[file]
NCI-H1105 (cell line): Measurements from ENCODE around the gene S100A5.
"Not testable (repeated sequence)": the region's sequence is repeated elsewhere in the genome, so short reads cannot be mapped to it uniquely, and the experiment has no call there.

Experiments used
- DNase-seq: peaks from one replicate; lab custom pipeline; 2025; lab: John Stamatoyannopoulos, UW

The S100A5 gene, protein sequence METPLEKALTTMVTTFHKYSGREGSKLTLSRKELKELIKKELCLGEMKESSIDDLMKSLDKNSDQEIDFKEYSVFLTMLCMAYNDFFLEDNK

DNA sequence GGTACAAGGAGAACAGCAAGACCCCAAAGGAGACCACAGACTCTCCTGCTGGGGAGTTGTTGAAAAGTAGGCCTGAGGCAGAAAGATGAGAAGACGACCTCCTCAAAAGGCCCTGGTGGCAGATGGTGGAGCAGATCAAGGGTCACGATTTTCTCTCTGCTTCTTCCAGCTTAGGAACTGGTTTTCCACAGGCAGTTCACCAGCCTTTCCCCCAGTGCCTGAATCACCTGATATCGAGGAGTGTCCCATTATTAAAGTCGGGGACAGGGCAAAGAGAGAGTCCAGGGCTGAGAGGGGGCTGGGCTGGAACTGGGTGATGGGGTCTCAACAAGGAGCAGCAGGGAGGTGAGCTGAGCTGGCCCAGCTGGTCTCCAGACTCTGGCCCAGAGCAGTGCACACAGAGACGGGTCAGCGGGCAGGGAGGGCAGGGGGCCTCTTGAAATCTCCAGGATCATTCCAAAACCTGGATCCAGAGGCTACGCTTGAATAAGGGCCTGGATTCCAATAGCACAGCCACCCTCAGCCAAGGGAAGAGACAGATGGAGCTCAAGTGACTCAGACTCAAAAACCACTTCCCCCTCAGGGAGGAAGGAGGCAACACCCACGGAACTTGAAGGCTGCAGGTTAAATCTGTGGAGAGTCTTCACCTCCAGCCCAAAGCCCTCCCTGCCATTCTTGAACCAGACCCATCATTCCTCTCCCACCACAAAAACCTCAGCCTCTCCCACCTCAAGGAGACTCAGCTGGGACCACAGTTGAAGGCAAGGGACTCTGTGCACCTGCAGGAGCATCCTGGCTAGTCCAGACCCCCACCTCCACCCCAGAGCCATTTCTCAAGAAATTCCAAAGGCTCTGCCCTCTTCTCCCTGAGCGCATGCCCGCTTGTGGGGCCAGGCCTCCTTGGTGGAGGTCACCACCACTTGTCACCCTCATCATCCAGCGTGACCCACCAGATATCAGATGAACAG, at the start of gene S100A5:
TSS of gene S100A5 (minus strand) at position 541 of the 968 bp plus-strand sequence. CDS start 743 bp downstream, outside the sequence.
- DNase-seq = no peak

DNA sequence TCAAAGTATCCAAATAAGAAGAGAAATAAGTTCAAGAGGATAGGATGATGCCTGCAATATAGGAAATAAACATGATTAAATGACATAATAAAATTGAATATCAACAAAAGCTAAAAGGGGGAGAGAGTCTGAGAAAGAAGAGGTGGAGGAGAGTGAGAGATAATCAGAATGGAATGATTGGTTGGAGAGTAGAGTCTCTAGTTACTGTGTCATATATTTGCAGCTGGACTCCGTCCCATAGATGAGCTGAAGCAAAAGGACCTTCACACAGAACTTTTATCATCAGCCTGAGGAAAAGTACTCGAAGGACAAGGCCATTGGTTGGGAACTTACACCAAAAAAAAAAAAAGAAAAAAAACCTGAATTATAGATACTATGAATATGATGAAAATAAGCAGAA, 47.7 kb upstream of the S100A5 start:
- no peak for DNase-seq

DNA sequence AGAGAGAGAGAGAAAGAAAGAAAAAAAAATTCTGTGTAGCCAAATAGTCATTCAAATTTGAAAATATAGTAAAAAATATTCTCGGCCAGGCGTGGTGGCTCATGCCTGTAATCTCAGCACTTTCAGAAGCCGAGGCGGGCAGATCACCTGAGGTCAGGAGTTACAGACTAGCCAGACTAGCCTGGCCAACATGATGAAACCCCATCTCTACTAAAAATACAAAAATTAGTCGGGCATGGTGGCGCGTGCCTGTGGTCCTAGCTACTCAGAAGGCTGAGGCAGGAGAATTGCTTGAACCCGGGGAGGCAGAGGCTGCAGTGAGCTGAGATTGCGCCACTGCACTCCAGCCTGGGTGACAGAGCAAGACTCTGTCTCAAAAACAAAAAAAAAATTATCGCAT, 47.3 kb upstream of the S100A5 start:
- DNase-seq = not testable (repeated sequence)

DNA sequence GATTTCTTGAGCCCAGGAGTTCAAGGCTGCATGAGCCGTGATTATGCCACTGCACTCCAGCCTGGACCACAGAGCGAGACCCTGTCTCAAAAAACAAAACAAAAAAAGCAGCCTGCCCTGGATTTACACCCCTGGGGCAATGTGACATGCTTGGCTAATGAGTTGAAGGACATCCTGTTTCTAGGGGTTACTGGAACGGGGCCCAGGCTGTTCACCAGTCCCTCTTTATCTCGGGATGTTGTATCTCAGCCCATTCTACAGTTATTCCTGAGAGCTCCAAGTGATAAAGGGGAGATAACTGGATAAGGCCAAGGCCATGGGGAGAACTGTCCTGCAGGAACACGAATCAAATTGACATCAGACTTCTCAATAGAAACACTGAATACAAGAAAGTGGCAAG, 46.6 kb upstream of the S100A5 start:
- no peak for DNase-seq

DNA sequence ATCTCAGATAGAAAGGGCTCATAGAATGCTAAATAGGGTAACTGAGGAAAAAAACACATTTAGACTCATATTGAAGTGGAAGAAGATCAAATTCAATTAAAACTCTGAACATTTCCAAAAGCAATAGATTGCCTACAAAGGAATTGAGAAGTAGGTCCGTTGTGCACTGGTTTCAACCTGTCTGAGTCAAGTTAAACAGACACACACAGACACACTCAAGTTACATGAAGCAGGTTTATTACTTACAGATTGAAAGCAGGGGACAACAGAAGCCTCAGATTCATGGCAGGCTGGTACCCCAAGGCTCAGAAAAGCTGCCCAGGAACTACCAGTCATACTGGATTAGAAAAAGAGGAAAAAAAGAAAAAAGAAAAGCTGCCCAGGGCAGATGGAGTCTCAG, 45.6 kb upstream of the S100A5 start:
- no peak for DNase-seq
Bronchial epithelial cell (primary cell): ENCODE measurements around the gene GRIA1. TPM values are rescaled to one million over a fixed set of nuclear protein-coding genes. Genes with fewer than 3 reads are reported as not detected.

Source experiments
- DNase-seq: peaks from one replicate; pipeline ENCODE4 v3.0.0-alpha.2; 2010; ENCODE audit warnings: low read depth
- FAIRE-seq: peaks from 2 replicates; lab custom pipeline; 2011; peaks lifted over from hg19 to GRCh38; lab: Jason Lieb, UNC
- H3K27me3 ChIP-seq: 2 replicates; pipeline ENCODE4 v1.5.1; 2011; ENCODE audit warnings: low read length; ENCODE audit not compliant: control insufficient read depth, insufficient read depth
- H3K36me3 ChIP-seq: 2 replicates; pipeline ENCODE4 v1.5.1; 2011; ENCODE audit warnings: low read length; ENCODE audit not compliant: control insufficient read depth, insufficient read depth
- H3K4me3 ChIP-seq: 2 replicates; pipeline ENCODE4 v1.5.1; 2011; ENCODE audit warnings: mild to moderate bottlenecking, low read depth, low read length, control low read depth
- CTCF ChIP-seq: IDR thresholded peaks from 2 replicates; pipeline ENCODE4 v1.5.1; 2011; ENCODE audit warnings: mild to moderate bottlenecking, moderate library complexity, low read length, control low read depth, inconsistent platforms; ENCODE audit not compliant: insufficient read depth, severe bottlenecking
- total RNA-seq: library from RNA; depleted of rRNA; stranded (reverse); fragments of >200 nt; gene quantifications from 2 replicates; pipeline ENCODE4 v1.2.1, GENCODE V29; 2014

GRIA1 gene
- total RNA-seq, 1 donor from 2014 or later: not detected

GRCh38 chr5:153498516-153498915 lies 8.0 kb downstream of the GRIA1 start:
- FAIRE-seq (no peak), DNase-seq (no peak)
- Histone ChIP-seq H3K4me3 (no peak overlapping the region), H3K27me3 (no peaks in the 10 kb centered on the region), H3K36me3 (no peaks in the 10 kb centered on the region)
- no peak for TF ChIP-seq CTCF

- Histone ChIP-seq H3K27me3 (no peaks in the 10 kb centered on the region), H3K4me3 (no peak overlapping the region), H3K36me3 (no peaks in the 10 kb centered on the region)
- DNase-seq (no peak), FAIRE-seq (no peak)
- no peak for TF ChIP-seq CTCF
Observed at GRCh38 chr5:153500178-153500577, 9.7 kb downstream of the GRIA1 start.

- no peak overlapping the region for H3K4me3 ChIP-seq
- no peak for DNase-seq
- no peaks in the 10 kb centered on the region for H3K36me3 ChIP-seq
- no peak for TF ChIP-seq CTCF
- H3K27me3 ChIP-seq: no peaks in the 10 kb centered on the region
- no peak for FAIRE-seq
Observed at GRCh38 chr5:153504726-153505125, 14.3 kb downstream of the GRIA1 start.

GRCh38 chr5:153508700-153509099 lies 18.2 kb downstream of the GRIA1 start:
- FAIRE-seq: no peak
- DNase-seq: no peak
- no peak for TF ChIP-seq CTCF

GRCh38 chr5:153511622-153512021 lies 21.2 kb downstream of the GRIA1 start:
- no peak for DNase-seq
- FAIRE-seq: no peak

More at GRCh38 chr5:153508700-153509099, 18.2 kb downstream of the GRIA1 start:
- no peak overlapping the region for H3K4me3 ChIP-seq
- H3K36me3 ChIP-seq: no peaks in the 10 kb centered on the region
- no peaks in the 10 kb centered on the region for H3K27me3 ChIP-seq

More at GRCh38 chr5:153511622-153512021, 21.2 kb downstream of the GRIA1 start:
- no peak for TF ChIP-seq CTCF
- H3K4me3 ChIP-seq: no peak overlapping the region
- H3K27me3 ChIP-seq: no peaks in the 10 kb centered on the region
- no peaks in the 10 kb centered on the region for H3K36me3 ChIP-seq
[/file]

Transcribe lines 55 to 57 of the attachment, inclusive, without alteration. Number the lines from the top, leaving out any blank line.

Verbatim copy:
- no peak for TF ChIP-seq CTCF
- H3K4me3 ChIP-seq: no peak overlapping the region
- H3K27me3 ChIP-seq: no peaks in the 10 kb centered on the region